- NOW brand, bought in Whole Foods and in various places online: some bottles smell slightly of rosemary; not to worry, doesn’t seem to make any difference.
2. Unrefined, cold-pressed:
Smell: Should smell slightly earthy-nutty-fruity, not pungently sweet, with a smoky tea note. Some contain preservatives, either vitamin E or rosemary oil. Some smell slightly meatier, well, more like fishier. Not rankly fish though it’s not unusual for there to be at least some fishiness to the scent, as is often the case with omega fatty acids (borage and evening primrose have this nose-note too). Colours range from deep amber to near-red, most are in the orange range. Textures vary: some are heavier.
- The commonest kind of RHO. Readily available, many manufacturers. Competitive market, competitive prices.
- Some (check with manufa
cturers–some have been indicated below) are fair-trade; most are organic.
- NBBB YMMV. I’ve had least tolerability from this kind of oil.
- Competitive prices = huge range of prices, and higher price is no indication of any difference, for good or for ill, in quality. Most often, you’re paying for packaging (and other overheads and middle-men) rather than product.
- Short shelf-life, goes off quickly. It’ll smell and skin will too. Should be kept refrigerated; warm the requisite small quantity between hands before use. Best to buy little and often from a supplier with a rapid turnover; resist the temptation to buy greater quantities even though they’re a lower price by volume… Be careful buying online, especially at warmer times of year, as the oil is so fragile that it can be damaged through temperature changes (especially higher ones) in transit. As is normal, to be fair, unless it’s being transported like a biological specimen, which would render the cost prohibitive.
- Always also means possible inclusion of things that might be irritants (very individual), and variation between batches and bottles. I’ve had some bottles that were fine, others that weren’t.
Some folks may prefer to have completely utterly pure oil with no preservatives. Unfortunately, this is hard to juggle with the oil’s fragility, even if buying very little–say, weekly. If that’s your cup of tea (same goes for organic/not), check with manufacturers before ordering.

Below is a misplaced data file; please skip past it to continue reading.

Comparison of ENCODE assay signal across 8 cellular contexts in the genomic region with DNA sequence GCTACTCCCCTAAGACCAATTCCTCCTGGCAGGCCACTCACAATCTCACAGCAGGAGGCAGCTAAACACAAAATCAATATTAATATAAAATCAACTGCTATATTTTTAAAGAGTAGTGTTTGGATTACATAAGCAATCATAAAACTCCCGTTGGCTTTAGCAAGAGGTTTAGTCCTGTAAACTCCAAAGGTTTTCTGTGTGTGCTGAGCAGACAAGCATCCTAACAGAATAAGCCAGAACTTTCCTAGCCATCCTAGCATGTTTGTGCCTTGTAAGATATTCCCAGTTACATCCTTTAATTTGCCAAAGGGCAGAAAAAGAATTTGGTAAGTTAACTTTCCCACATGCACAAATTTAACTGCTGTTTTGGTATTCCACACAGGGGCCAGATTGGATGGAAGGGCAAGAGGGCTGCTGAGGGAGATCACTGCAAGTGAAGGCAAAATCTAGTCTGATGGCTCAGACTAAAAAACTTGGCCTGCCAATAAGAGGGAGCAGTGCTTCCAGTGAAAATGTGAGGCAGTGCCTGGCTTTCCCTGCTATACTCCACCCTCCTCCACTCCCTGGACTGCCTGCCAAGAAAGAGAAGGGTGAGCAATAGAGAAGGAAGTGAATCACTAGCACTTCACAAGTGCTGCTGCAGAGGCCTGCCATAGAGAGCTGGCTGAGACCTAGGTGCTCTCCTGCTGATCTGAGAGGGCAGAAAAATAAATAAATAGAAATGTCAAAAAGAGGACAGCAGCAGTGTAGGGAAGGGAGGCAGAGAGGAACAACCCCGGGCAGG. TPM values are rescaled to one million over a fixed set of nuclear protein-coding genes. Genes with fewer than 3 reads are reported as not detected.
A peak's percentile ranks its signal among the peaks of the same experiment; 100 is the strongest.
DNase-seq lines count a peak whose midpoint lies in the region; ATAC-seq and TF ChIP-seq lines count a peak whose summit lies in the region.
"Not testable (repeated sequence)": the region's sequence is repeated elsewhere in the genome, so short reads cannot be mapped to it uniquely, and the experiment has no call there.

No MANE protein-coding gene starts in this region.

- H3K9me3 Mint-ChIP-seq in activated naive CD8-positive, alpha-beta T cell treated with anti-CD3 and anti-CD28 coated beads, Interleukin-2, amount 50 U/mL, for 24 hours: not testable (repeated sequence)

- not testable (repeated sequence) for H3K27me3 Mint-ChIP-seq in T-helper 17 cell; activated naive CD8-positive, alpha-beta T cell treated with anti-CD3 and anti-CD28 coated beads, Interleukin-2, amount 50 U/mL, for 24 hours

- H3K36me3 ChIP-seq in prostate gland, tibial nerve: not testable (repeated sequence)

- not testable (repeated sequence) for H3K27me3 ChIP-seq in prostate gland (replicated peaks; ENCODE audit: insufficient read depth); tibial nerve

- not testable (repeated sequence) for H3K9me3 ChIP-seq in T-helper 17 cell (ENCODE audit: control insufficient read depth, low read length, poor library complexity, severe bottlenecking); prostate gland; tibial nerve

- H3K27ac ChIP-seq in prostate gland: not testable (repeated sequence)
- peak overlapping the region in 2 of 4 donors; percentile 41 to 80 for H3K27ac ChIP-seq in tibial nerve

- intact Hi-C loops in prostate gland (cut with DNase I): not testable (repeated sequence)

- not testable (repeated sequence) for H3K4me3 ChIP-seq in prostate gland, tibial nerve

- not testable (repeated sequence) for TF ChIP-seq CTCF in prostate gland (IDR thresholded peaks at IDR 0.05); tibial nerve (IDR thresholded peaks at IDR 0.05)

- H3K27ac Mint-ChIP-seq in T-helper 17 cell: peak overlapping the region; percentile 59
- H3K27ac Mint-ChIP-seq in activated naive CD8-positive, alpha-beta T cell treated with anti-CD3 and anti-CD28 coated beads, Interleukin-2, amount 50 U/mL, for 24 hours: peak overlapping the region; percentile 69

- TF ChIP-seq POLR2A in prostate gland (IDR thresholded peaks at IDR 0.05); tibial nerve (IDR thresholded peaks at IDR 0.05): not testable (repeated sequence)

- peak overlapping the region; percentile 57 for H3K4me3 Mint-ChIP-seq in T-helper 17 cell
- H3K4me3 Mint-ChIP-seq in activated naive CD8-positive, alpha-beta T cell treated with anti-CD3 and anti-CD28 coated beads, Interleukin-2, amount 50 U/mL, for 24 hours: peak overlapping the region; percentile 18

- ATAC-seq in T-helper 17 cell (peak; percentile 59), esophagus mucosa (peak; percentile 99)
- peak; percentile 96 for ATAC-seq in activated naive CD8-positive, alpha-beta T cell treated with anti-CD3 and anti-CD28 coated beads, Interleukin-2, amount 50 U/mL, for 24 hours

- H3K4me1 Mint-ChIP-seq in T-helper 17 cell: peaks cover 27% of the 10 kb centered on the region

You can always add in a little vitamin E yourself as a preservative, as suggested in the Aromantic information further up. If worried about skin reactions, look for a vitamin E oil that’s the straight-up lab synthesized sort and/or from safflower seed (avoid the one from wheat-germ; at least, I’ve had issued with it even though I’m not coeliac). Either the oil in a bottle or–usually cheaper–the capsules meant for ingestion; just snip one open and pour the contents into your RHO.
Here’s some more reasonably-priced brands:
- Garden of Wisdom
- Mountain Rose Herbs (Fair Trade, like all their stuff)
- some Etsy sellers (online: prices vary considerably): often cheapest. But short shelf-life.
Some other more widely-available ones: but beware breakouts, short life and rapid rancidity, and costing USD20.00 to 40.00 – and even more!!! per ounce:
- Aubrey Organics
- Neal’s Yard
- Skin Actives
- Trilogy (fair trade and carbon-neutral, inc. their transport)
- various Etsy sellers, etc.
—Of these, the most easily findable ones are Trilogy–in some boutiquey places and online–& Aubrey Organics–in health-food/eco-stores (also online), cheaper than Trilogy.
3. Unrefined, but different manufacturing process–supercritical CO2 extraction:
Supercritical carbon dioxide is used as the extraction solvent, rather than traditional (and less environmentally-friendly) hydrocarbons, and rather than using the cold-pressing method. Compared to cold-pressing, this method produces a more stable oil, doesn’t oxidise, much longer shelf-life. Currently more expensive method, partly through set-up costs; though the cost should decrease over time and it’s a longer-term more viable method.
Here’s an article about it: Siti Machmudah, Yukari Kawahito, Mitsuru Sasaki, Motonobu Goto. “Supercritical CO2 extraction of rosehip seed oil: Fatty acids composition and process optimization.” The Journal of Supercritical Fluids 41: 3 (July 2007): 421-428.
- A’Kin (similar—high—prices to Trilogy, plus shipping costs)
- From Nature With Love
- The Herbarie
- lots from other cos. in Australia & New Zealand: the extraction process was *I think* developed there, or at least most of the commercial use has been there
4. Unrefined, seed oil + fruit extract, CO2 extraction:
Blend of seed oil + fruit extract vs. oil only: more sterols and carotenoids, compared to seed-only. As with many other fruit, the whole rosehip–skin and all–includes trace minerals and more vitamins (the whole fruit is very high in C), and more sterols and carotenoids, compared to the seed (or just the seed oil) alone. Maximum around 5% fruit extract in the blend (for practical / formulating reasons). More expensive, but as with 3. above, longer life, more stable, doesn’t oxidise. Orange, more viscous than refined, less so (and less dense, heavy-feeling) than other unrefined whole-fruit oils. Contains some vit. E (sunflower) for extra antioxidant effect, and as a stabiliser and preservative (c/o antioxidant effect). Smells like rosehip tea. This is the only unrefined (and organic, etc.) one that I’ve found tolerable and can use longer-term. That’s my skin, not the oil